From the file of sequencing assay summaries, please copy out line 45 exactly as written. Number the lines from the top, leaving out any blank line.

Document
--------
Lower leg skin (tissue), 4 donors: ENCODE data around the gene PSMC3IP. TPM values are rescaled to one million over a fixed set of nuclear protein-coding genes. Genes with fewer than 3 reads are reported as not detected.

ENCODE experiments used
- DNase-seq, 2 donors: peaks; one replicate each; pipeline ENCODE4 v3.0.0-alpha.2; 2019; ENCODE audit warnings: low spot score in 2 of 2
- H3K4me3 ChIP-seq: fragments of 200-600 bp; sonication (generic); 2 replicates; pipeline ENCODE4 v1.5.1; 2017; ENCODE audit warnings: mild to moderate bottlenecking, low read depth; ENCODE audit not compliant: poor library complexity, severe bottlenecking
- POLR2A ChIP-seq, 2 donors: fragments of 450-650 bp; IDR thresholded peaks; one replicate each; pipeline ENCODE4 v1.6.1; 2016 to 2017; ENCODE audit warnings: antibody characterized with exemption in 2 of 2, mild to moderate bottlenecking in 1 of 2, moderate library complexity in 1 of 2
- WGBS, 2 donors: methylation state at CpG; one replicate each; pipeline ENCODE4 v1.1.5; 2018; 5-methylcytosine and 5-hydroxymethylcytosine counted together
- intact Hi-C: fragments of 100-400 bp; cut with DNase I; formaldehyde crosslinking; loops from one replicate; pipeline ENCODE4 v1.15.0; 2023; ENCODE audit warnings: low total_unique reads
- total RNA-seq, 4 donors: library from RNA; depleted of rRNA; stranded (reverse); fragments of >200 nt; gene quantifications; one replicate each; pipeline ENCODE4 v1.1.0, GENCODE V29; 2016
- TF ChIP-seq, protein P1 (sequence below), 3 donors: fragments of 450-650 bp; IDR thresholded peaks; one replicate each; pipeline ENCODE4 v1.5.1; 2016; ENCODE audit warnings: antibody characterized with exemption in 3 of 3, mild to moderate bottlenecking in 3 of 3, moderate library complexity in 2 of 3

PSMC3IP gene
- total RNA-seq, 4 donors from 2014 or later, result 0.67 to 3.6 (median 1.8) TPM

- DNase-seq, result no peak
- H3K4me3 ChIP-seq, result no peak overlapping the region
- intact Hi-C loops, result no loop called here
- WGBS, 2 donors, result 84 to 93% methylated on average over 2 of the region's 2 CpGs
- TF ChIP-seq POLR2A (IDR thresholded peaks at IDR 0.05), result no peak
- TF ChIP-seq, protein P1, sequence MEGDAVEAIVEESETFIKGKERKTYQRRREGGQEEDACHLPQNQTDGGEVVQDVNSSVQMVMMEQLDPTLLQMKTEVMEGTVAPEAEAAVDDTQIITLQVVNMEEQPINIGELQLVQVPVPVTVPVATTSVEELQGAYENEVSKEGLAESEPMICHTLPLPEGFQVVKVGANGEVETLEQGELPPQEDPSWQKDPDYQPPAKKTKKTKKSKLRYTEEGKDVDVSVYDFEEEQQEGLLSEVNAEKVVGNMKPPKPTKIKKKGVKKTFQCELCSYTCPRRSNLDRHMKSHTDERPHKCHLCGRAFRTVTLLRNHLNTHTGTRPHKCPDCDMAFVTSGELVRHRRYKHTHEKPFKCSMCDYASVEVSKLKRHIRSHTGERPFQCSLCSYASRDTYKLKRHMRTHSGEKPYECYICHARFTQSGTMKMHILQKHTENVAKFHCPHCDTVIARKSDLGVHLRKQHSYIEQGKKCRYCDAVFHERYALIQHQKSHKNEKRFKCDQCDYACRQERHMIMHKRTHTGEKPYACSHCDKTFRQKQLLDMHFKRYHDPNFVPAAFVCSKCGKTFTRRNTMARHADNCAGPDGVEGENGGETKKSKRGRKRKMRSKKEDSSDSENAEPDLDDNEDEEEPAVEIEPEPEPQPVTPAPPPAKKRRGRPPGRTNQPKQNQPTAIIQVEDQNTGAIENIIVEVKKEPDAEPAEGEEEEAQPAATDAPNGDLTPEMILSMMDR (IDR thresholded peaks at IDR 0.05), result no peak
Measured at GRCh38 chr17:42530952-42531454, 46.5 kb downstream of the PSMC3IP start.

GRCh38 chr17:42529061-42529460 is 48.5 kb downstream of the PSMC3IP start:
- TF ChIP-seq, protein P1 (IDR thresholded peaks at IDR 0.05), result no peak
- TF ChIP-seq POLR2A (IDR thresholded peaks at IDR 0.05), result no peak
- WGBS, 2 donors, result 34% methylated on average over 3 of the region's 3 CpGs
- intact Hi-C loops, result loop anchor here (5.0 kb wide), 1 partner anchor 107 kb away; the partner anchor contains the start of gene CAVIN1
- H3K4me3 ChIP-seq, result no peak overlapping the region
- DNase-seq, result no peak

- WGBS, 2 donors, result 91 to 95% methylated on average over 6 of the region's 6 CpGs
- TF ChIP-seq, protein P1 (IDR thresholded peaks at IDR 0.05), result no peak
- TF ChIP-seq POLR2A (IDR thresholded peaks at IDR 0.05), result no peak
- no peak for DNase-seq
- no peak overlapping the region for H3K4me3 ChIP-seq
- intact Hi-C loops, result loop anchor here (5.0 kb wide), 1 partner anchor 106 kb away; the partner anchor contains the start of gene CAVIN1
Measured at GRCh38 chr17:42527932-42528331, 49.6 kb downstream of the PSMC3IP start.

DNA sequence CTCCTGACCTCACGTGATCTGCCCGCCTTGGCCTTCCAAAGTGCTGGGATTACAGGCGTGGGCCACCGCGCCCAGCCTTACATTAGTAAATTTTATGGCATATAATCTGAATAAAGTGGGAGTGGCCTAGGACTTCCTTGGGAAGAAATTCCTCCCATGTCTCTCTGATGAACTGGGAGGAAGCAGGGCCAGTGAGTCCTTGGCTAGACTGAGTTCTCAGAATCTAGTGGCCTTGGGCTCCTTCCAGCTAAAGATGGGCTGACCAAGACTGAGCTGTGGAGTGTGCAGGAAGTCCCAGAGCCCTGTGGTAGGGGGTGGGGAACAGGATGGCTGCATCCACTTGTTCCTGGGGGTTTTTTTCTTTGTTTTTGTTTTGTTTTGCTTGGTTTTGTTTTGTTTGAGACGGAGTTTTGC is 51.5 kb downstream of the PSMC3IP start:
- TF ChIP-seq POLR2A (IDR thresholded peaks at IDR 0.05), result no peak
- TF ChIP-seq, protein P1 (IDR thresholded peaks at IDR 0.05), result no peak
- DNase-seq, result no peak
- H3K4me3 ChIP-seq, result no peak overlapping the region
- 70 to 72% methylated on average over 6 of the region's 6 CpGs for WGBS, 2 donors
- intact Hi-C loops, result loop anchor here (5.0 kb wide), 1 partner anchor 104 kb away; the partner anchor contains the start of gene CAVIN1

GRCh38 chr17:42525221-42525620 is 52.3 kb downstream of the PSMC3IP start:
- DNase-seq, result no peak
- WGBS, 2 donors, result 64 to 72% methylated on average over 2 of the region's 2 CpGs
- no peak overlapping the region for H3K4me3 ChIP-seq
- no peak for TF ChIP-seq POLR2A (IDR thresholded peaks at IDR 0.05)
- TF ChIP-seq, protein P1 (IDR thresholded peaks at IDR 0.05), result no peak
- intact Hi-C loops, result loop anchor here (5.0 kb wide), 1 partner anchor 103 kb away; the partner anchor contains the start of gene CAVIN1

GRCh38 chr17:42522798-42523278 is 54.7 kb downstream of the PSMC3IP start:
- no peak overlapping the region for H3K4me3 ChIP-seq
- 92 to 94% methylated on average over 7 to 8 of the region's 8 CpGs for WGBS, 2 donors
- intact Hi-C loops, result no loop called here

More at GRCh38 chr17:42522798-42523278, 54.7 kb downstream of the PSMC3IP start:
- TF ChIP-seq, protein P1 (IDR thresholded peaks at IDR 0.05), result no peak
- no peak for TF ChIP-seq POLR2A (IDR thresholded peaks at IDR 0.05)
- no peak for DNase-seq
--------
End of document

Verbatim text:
- TF ChIP-seq, protein P1 (IDR thresholded peaks at IDR 0.05), result no peak